Dodge Super Bee

A Boisterous Beast from the Late ‘60s: The Dodge Super Bee

As any true auto buff looks back at the many choices of amazing muscle cars offered up over the years, there are many great options to mull over! Some cars have the raw appeal and performance to park themselves respectively in driver’s memories for decades. While others, fall slightly short. Dodge’s very first muscle car was forgotten by some but left a lasting impression on muscle-car aficionados worldwide.

The scorching muscle-car status of the Super Bee:

The 1960’s led to a very different way of approaching manufacturing in America. Experience gained from engineering was a massive help in the beginning of an era ripe with raw power. When Plymouth set their minds to creating a budget muscle car in 1967, other brands abruptly took notice. Dodge had a variety of sensational performance cars, but now had to hit the drawing board quickly. The Coronet coupe was a major inspiration, and when the Dodge Super Bee came out in 1968 it had the Plymouth Road Runner in its sights as a hoof-stomping rival.

The Dodge Super Bee’s exhilarating existence:

In 1968, Dodge cranked out the goods behind the legendary Scat Pack symbol, and officially released the Super Bee. The final curb weight was almost identical to the Road Runner’s at the time. The Super Bee was armed to the teeth with an 8-cylinder engine that cranked out 335 horsepower. If desired, it was an option to up the stakes a bit and be outfitted with a 426-hp Hemi engine for just $1,000 more.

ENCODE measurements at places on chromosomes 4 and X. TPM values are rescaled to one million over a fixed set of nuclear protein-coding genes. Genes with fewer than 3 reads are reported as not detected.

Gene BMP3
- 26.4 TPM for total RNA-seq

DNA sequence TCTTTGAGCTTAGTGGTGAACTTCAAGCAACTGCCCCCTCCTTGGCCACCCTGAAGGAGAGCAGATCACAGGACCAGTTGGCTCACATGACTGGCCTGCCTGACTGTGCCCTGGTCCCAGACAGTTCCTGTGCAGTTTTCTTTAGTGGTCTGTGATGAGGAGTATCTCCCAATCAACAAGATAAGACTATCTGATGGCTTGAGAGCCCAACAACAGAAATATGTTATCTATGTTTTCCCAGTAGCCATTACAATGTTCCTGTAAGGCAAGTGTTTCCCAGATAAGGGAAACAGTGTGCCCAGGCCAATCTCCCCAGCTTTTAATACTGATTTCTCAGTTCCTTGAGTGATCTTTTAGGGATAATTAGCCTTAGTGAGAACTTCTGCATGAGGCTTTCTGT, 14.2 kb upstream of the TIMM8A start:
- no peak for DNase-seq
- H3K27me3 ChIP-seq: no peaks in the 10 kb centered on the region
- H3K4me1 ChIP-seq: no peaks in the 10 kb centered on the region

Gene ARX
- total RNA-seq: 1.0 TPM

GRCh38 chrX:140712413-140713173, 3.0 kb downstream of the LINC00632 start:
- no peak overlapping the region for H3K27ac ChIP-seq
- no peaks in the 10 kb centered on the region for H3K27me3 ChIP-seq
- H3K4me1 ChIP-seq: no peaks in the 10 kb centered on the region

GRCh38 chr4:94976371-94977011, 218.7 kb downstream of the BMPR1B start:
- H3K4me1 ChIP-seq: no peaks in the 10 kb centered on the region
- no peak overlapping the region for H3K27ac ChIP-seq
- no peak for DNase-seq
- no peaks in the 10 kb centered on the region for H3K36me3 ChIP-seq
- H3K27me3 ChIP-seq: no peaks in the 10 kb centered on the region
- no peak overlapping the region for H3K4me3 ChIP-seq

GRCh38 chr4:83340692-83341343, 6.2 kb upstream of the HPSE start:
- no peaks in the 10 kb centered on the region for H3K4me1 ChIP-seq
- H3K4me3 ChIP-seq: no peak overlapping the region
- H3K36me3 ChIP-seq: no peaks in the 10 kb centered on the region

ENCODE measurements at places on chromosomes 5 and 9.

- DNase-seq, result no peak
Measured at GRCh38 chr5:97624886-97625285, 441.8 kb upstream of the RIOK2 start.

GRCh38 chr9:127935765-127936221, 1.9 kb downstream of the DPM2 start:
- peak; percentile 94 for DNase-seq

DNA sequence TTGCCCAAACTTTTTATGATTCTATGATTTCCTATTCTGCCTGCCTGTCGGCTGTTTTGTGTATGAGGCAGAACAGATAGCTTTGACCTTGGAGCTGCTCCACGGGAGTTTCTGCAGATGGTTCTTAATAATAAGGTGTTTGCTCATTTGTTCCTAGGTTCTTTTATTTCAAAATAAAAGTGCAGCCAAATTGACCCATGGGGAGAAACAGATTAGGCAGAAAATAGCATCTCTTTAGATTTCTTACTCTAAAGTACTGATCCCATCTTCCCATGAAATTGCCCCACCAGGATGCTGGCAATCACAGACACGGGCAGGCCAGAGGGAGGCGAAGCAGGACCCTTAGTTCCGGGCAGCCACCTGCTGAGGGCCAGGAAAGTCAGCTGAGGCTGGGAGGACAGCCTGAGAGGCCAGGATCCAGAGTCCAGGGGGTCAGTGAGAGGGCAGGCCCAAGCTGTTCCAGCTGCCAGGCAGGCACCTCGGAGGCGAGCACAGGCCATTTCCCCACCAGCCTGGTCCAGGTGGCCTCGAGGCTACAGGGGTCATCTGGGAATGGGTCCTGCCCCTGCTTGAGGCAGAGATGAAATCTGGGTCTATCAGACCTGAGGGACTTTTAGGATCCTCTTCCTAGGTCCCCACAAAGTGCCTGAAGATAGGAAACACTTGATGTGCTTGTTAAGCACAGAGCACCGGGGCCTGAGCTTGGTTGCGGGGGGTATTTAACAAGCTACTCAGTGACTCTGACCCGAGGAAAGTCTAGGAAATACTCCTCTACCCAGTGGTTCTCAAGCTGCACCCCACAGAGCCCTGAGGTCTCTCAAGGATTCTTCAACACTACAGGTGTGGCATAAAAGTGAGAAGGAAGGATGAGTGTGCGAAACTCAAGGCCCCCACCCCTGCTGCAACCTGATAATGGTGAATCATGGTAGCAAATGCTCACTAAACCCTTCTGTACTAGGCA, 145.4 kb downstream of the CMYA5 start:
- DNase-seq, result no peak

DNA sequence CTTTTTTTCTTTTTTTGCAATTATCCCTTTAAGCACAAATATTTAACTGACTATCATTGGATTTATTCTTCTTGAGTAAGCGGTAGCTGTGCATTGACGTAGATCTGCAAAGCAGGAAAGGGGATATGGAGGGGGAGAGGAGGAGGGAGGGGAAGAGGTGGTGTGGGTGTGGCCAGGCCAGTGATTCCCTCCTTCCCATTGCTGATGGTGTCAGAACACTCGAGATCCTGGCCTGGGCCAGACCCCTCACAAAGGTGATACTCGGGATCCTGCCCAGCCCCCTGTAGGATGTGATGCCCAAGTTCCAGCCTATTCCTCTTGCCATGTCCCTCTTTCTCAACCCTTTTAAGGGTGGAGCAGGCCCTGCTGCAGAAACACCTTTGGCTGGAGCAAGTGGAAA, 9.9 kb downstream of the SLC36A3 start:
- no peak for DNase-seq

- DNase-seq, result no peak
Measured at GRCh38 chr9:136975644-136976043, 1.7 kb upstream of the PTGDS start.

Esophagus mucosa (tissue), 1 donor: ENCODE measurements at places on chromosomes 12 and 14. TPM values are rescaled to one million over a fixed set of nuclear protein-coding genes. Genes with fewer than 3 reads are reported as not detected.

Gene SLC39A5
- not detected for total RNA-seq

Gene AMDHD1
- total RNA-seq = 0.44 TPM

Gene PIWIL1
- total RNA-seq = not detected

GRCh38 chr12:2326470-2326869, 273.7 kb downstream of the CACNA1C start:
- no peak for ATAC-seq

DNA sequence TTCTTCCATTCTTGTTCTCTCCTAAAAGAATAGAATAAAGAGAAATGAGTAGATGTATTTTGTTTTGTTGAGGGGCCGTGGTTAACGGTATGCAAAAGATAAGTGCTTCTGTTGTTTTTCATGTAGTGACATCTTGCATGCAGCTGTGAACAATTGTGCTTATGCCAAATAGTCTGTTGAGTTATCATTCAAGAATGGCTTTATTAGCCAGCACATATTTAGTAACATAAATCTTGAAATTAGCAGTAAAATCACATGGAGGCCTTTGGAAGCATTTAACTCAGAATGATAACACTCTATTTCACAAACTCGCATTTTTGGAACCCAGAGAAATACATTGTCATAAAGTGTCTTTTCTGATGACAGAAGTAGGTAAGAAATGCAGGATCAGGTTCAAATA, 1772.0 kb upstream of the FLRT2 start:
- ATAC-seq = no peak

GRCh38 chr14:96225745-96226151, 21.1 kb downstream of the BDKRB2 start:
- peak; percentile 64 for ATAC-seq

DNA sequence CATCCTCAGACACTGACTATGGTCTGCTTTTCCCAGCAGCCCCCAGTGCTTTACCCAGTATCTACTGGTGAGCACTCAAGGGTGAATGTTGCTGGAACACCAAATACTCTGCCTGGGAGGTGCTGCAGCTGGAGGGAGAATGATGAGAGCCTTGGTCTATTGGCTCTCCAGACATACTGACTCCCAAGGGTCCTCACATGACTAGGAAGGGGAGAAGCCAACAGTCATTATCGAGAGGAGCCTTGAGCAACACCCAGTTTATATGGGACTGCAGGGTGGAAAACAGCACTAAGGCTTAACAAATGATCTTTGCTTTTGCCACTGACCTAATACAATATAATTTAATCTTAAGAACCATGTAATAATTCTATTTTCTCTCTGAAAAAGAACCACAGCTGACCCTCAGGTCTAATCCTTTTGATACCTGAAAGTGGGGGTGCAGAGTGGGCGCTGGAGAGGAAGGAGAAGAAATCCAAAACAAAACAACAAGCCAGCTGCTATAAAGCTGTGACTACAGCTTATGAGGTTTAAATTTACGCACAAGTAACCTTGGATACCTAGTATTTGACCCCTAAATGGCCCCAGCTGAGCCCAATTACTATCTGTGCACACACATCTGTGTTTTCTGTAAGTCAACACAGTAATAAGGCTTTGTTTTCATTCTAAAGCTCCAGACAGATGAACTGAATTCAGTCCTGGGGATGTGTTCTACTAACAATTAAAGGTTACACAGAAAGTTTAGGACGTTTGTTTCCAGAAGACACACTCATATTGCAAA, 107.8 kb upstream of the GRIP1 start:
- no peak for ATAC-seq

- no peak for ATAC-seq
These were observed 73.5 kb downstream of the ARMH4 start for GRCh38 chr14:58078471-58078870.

Some of the extras were spread a bit thin by today’s standards. However, there were still plenty of traits that made the Super Bee properly menacing. To quell the appetite of those who were wanting to bring the thrill of open-road racing home, there were heavy-duty suspension brakes, wide oval tires, and unique racing stripes in the rear. If you noticed the “Super Bee” emblem flying rapidly past you on the road, you also had been exposed to the defining roar of its engine.

Continued excellence post-introduction:

The two-door hardtop was added to the lineup for 1969, which also saw the introduction of the Ram charger cold-air induction system. One of the trademarks that anyone who remembers falling head over heels for the muscle car genre holds dear are the two large hood scoops. This was perfectly aligned with the brand-new and more powerful engine option. All this muscular and well-honed magic was mated with the Hurst four-speed manual transmission.